March 31, 2020
The Honorable David Bernhardt, Secretary
U.S. Department of the Interior
1849 C Street, N.W.
Washington, DC 20240
Dear Secretary Bernhardt:
I am writing to you on behalf of over 1,800 members of the Coalition to Protect America’s National Parks (Coalition), a non-profit organization composed of retired, former, and current employees of the National Park Service (NPS). The Coalition studies, educates, speaks, and acts for the preservation of America’s National Park System. As a group, we collectively represent over 40,000 years of experience managing and protecting America’s most precious and important natural, cultural, and historic resources.
We are writing to express our grave concerns that, in the face of the COVID-19 pandemic, the most popular attractions in many national parks, such as the Grand Canyon, Shenandoah and Zion, remain open and easily accessible to park visitors. It is frightening that you continue to allow and encourage park visitation. Your inaction and failure to support the recommendations of experienced NPS managers and their local communities is putting NPS employees and local gateway community members at serious risk to exposure to the virus potentially carried by travelers from outside the local area. We are already hearing about NPS personnel being infected by COVID-19; it is only a matter of time before more NPS personnel become infected and test positive for the virus. You must know that whenever parks are open rangers and custodians, and surrounding communities, must serve visitors and protect resources. And, despite every effort, they cannot fully protect themselves from exposure to the virus.
For example, at Grand Canyon National Park, where almost all basic services in the park are closed hundreds of visitors congregate at popular view-points every day. South Rim roads and overlooks remain open to visitors despite Arizona Governor Ducey’s stay-at-home order; and despite Arizona Department of Health Service documentation of dozens of local cases of COVID-19 in Coconino County. It simply defies logic and human behavior to think that people who have driven long distances to see the Canyon would not park and stand in clusters at such sites. We hear daily about the fears of NPS officials, as well as from leaders in the gateway community of Tusayan and Coconino County, who urge closure of park entrance roads in order to protect the health of employees and community members.
Unfortunately, we know that many other parks remain open and continue to host hundreds of visitors each day despite pleas from leaders at all levels of government to stay at home. For example, Skyline Drive and its overlooks in Shenandoah National Park remain open despite Virginia Governor Northam’s stay-at-home order; and despite Virginia Department of Health documentation of multiple local cases of COVID-19 in counties surrounding the park. And park roads into Zion Canyon remain open in Zion National Park despite Utah Governor Herbert’s stay-at-home order; and despite Utah Department of Health documentation of multiple local cases of COVID-19 in the Southwest Utah reporting area containing the park. It is, of course, predictable that visitors will escape the frustrations of confinement and visit popular trails and overlooks where park roads remain open.
Regardless of the respective state orders, decisions regarding closures and restrictions to protect employee and public health within units of the National Park System remain a federal responsibility under the jurisdiction of the Department and the NPS. For park employees, and everyone who cares about them, the inconsistency between which parks remain open and which are closed is utterly mindboggling and defies rational explanation. There is obviously a lack of clear guidance or leadership emanating from the Department and NPS leadership on this life-threatening crisis.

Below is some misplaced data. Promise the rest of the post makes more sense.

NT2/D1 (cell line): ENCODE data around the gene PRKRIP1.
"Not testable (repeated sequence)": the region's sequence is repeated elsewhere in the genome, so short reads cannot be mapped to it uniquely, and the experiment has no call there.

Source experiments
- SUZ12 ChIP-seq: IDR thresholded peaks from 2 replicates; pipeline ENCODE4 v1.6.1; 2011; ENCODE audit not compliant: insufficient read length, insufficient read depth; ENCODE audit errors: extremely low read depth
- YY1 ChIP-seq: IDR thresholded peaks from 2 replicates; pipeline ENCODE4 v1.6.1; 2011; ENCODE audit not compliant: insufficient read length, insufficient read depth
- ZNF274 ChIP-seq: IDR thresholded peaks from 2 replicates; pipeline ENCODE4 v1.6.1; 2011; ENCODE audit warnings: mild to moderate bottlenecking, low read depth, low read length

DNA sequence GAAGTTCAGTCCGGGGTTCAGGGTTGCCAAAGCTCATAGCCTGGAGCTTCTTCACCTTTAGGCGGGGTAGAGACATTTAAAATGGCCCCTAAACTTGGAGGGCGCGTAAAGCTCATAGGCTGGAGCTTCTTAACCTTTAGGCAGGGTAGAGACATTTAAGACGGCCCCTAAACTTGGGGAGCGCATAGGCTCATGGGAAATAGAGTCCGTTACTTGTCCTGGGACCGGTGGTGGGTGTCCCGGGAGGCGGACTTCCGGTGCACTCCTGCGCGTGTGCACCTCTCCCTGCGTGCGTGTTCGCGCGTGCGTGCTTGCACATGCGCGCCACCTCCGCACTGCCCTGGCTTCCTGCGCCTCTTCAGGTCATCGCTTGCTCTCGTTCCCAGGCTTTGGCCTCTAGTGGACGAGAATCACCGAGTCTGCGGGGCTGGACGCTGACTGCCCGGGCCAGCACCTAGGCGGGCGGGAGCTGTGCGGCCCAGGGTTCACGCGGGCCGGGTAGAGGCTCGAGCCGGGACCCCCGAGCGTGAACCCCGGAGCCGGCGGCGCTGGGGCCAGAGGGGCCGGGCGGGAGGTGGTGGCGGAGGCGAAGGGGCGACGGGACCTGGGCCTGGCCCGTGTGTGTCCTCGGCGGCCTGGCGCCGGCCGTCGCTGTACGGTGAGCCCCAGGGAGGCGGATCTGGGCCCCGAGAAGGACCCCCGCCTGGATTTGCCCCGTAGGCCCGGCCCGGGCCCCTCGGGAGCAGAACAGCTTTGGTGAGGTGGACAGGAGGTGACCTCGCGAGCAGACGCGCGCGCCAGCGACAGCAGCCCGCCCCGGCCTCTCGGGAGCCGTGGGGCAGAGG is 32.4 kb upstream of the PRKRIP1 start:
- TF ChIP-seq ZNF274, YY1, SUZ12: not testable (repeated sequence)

In this time of crisis we believe that the absolute PRIORITY of the Department and the NPS should be to safeguard employee and public health. Now is the time to close public access to parks when and where appropriate and practical. We urge that you and NPS leaders in Washington, DC, do so by fully supporting, rather than overruling or conveying uncertainty, decisions made by park superintendents under their existing authority to close parks or limit public use. That authority, under 36 CFR § 1.5 (a,) empowers superintendents to “close all or a portion of a park area,” as needed, “based upon a determination that such action is necessary for the maintenance of public health and safety.” Obviously, such decisions at the superintendent level should and will be made in consultation with local community officials and will include appropriate notice to the public.
It is now long past time for you to take a strong stand in support of the health of those who need and depend on you to do so.
Philip A. Francis, Jr., Chair
Coalition to Protect America’s National Parks
cc: Rob Wallace, Assistant Secretary of the Interior, Fish, Wildlife and Parks
David Vela, Acting Director, National Park Service
Mike Reynolds, Acting Deputy Director for Operations, National Park Service
Mary Risser, Acting Superintendent, Grand Canyon National Park
Governor Doug Ducey, State of Arizona
Congressman Tom O’Hallaran, 1st District of Arizona, U.S. House of Representatives
Congressman Raul Grijalva, 3rd District of Arizona, U.S. House of Representatives
Senator Martha McSally (AZ), U.S. Senate
Senator Kyrsten Sinema (AZ), U.S. Senate
Governor Gary Herbert, State of Utah
Senator Mike Lee (UT), U.S. Senate
Senator Mitt Romney (UT), U.S. Senate
Governor Ralph Northam, State of Virginia
Senator Tim Kaine (VA), U.S. Senate
Senator Mark Warner (VA), U.S. Senate